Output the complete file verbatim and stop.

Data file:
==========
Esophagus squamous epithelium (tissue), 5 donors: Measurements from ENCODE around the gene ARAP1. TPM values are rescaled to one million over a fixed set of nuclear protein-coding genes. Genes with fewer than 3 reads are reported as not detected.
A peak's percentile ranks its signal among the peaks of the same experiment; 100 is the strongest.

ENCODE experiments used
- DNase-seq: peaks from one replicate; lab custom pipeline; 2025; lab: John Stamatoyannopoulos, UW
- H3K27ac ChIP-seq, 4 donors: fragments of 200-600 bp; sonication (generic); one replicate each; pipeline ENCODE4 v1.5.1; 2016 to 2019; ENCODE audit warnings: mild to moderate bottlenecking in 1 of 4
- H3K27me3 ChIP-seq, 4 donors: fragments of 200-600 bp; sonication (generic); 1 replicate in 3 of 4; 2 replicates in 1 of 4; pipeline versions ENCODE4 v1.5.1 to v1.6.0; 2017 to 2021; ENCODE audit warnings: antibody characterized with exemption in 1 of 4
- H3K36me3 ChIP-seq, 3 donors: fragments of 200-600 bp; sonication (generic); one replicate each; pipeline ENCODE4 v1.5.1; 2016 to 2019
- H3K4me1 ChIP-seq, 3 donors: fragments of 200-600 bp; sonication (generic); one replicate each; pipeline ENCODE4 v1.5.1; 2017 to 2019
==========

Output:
Esophagus squamous epithelium (tissue), 5 donors: Measurements from ENCODE around the gene ARAP1. TPM values are rescaled to one million over a fixed set of nuclear protein-coding genes. Genes with fewer than 3 reads are reported as not detected.
A peak's percentile ranks its signal among the peaks of the same experiment; 100 is the strongest.

ENCODE experiments used
- DNase-seq: peaks from one replicate; lab custom pipeline; 2025; lab: John Stamatoyannopoulos, UW
- H3K27ac ChIP-seq, 4 donors: fragments of 200-600 bp; sonication (generic); one replicate each; pipeline ENCODE4 v1.5.1; 2016 to 2019; ENCODE audit warnings: mild to moderate bottlenecking in 1 of 4
- H3K27me3 ChIP-seq, 4 donors: fragments of 200-600 bp; sonication (generic); 1 replicate in 3 of 4; 2 replicates in 1 of 4; pipeline versions ENCODE4 v1.5.1 to v1.6.0; 2017 to 2021; ENCODE audit warnings: antibody characterized with exemption in 1 of 4
- H3K36me3 ChIP-seq, 3 donors: fragments of 200-600 bp; sonication (generic); one replicate each; pipeline ENCODE4 v1.5.1; 2016 to 2019
- H3K4me1 ChIP-seq, 3 donors: fragments of 200-600 bp; sonication (generic); one replicate each; pipeline ENCODE4 v1.5.1; 2017 to 2019